North 40, Wednesday Comics, Unwritten, Dark X-Men
North 40 #1 - Aaron Williams, Fiona Staples - I had put in for this title when I saw it in previews based on the premise and the artist. Here's the story: Two kids unwittingly set of what equates to a Cthulu Nuke in a small town. Tentacles and disembodied voices abound. This first issue is pretty much just a series of establishing bits in addition to what may just be the tip of a more complex origin story, or it may not be. I think everyone deserves to write at least one story that starts with someone reading or opening a book they shouldn't, as the justification for everything that happens next. That's not even sarcastic. The writing looks good so far, although as I said, it's the first issue, and we get introductions to a number of characters, as well as the sorts of things we can expect to see more of. I love that we have more than a few people who seem to have voices in their heads, and a lot of wildly different results from the 'event'.
Fiona Staples does a really good job with the art. Characters are expressive, creepy things are creepy, dark shadowy things are dark and shadowy, and the style isn't heavy at all. The color works great and helps set the tone. If you like Horror or supernatural stuff with an elder gods angle, this looks pretty great. I also get a sense that we may get some Walking Dead type character development in this as well, but that's just a guess.
Dark X-Men #1 - I have seen some Namor recently in Agents of Atlas, but nothing prepared me for the bizarre extended shower scene that opens this title. We are a full ten pages in and Namor is still without pants. Norman Osborn probably demands that all of his meetings involve someone showering... good to be the king I guess. After the shower scene in which it's all about ...'we're really quite alike, you and I' Which again, I imagine that at some point in every conversation with Norman, someone uses that line. "Here's your McMuffin mister Osborn... You know we're really quite alike you and I... with our dual nature and our liking of McMuffins..."
Also in this issue is a big feature with Mimic (a character I have never cared for, but who seems a bit cooler in this, with the beard and everything), and another with Dark Beast, another character I have never cared for. So why did I buy a comic filled with characters I don't like? and pay 4 bucks for it, at that? I liked the cover, and I'm kind of an idiot. I don't want to get any more of this.
Unwritten #3 Still liking this. It's developing well so far. It's different from anything else I am reading, and it's well written. I like the sense that there is this deeper reality to writing and fiction, and that if you study fiction, there is a sort of magic available to you.
Wednesday Comics #1 - I loved this. I am looking very forward to getting the entire run of it. There are a number of stories that seem sort of out of place in this format, but a weekly serialized anthology filled with a ton of undeniable talent, with a focus on the art seems like a perfect way to make people think that 3.99 for a comic is kind of a bargain. There are a lot of people who have written exhaustively on this thing, but in addition to the feeling of the thing, is a truly undeniable quality to the majority of the offerings you get here. 15 different stories, 15 different titles, 15 different top notch creative teams. Full page newspaper sized comics, nearly all of which are just beautifully done artistically. We will see how the writing is, after we get a few pages into each, but the art is amazing. There's something strange about the format that seems to make the retro styled offerings look amazing, while the more modern looking pieces (Superman specifically) looks sort of out of place. Neil Gaiman's first page of Metamorpho manages to get the lines - "She was hoping for the mother of all pearl necklaces, and now she's trapped" as well as "a blast of frozen nitrogen will take care of Sapphire's giant clam!" - innuendo-y The style is perfect though, and Allred's art makes you feel like you are back in time.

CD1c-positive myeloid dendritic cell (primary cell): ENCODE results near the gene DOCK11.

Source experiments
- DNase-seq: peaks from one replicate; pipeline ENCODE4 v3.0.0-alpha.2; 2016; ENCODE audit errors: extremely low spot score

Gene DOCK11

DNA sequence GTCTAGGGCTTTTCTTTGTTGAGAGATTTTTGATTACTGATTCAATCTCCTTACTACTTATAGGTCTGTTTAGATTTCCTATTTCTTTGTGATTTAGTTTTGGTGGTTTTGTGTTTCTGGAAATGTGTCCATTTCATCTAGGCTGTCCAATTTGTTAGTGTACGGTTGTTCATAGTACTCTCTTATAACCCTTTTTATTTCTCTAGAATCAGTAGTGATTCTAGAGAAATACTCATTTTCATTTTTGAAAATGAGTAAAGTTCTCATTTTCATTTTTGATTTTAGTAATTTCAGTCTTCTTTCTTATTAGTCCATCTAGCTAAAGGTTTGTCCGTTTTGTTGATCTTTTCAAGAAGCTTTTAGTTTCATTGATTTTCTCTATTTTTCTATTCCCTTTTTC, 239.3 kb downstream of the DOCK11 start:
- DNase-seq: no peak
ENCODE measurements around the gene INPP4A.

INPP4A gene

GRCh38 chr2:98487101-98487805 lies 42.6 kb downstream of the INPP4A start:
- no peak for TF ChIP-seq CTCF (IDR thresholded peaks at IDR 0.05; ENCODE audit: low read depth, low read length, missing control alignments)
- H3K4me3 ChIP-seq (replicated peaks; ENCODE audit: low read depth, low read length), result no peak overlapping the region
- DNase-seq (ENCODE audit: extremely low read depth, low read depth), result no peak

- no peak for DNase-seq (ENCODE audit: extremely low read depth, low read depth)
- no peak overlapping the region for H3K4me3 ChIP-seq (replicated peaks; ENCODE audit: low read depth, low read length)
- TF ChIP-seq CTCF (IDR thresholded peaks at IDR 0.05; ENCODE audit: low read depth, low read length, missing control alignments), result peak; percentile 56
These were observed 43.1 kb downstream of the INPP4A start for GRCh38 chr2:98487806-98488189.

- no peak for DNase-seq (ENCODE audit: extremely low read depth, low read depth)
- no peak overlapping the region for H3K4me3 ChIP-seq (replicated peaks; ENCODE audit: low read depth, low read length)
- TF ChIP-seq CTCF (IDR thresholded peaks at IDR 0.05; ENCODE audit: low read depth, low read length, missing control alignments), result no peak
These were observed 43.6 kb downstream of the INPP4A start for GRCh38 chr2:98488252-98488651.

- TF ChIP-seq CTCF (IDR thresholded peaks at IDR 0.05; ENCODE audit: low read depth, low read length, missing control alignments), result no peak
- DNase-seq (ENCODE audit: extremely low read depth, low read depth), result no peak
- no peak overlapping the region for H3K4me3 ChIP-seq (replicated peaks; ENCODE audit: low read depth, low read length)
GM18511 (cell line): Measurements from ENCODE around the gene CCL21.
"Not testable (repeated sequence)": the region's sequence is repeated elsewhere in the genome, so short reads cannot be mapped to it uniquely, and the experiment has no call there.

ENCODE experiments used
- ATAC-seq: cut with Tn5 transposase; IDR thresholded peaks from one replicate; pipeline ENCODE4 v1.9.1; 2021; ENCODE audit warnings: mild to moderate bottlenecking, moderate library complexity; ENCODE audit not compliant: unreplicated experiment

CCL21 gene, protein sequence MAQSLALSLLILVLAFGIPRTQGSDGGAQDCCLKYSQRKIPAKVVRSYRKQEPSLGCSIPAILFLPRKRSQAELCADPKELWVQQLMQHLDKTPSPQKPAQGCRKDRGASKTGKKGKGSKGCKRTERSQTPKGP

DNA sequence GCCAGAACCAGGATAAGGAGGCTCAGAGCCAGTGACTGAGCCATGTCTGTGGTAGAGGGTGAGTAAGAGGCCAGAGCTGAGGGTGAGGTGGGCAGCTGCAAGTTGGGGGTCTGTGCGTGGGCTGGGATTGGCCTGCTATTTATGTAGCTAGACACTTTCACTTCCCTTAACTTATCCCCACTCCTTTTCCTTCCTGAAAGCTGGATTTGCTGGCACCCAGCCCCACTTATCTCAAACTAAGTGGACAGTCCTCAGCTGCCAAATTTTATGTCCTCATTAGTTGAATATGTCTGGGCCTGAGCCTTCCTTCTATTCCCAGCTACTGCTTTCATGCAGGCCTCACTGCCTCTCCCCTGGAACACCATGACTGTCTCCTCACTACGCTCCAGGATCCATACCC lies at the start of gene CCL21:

It is a format that makes you feel like you are reading something and destroying it at the same time. It really tests you to see if you are committed to reading and enjoying comics, or collecting them. I found it a little hard to find a way to hold it that didn't make me self-conscious about ripping it up every time I turn the page. It's funny that something that really pushes the envelope in my opinion does so as simply as using bankable talent, focusing on artistic creativity, and doing it in a larger format and a low tech package. It's kind of brilliant, and I am pretty certain that my LCS ordered as few copies as it possibly could because it assumed people were tired of weekly comics... because of Countdown and Trinity...